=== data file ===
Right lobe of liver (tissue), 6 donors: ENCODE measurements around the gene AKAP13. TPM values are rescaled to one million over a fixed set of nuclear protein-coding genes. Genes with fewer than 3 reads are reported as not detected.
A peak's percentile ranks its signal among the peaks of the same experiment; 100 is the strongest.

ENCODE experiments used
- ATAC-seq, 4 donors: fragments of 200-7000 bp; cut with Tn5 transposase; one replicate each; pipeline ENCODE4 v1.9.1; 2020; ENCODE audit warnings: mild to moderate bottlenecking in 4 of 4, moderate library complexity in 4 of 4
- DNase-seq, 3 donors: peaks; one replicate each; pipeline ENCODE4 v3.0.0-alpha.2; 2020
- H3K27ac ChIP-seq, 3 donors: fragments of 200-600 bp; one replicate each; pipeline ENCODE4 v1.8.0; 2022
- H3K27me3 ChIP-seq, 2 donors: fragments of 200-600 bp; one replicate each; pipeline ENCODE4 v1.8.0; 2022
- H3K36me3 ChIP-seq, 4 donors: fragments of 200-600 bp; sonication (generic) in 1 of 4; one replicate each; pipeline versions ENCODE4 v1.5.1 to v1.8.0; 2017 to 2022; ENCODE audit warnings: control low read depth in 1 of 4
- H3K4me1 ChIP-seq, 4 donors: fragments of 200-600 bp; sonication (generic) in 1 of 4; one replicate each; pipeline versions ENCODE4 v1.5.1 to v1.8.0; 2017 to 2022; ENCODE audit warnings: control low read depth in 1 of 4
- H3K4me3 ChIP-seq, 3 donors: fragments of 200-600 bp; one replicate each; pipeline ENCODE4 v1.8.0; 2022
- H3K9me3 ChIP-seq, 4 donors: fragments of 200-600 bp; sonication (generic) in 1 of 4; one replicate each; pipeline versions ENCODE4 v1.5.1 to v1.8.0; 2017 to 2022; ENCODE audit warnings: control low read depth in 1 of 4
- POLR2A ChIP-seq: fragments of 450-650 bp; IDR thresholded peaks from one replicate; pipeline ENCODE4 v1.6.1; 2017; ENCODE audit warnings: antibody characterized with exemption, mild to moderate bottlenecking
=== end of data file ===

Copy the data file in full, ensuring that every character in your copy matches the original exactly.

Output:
Right lobe of liver (tissue), 6 donors: ENCODE measurements around the gene AKAP13. TPM values are rescaled to one million over a fixed set of nuclear protein-coding genes. Genes with fewer than 3 reads are reported as not detected.
A peak's percentile ranks its signal among the peaks of the same experiment; 100 is the strongest.

ENCODE experiments used
- ATAC-seq, 4 donors: fragments of 200-7000 bp; cut with Tn5 transposase; one replicate each; pipeline ENCODE4 v1.9.1; 2020; ENCODE audit warnings: mild to moderate bottlenecking in 4 of 4, moderate library complexity in 4 of 4
- DNase-seq, 3 donors: peaks; one replicate each; pipeline ENCODE4 v3.0.0-alpha.2; 2020
- H3K27ac ChIP-seq, 3 donors: fragments of 200-600 bp; one replicate each; pipeline ENCODE4 v1.8.0; 2022
- H3K27me3 ChIP-seq, 2 donors: fragments of 200-600 bp; one replicate each; pipeline ENCODE4 v1.8.0; 2022
- H3K36me3 ChIP-seq, 4 donors: fragments of 200-600 bp; sonication (generic) in 1 of 4; one replicate each; pipeline versions ENCODE4 v1.5.1 to v1.8.0; 2017 to 2022; ENCODE audit warnings: control low read depth in 1 of 4
- H3K4me1 ChIP-seq, 4 donors: fragments of 200-600 bp; sonication (generic) in 1 of 4; one replicate each; pipeline versions ENCODE4 v1.5.1 to v1.8.0; 2017 to 2022; ENCODE audit warnings: control low read depth in 1 of 4
- H3K4me3 ChIP-seq, 3 donors: fragments of 200-600 bp; one replicate each; pipeline ENCODE4 v1.8.0; 2022
- H3K9me3 ChIP-seq, 4 donors: fragments of 200-600 bp; sonication (generic) in 1 of 4; one replicate each; pipeline versions ENCODE4 v1.5.1 to v1.8.0; 2017 to 2022; ENCODE audit warnings: control low read depth in 1 of 4
- POLR2A ChIP-seq: fragments of 450-650 bp; IDR thresholded peaks from one replicate; pipeline ENCODE4 v1.6.1; 2017; ENCODE audit warnings: antibody characterized with exemption, mild to moderate bottlenecking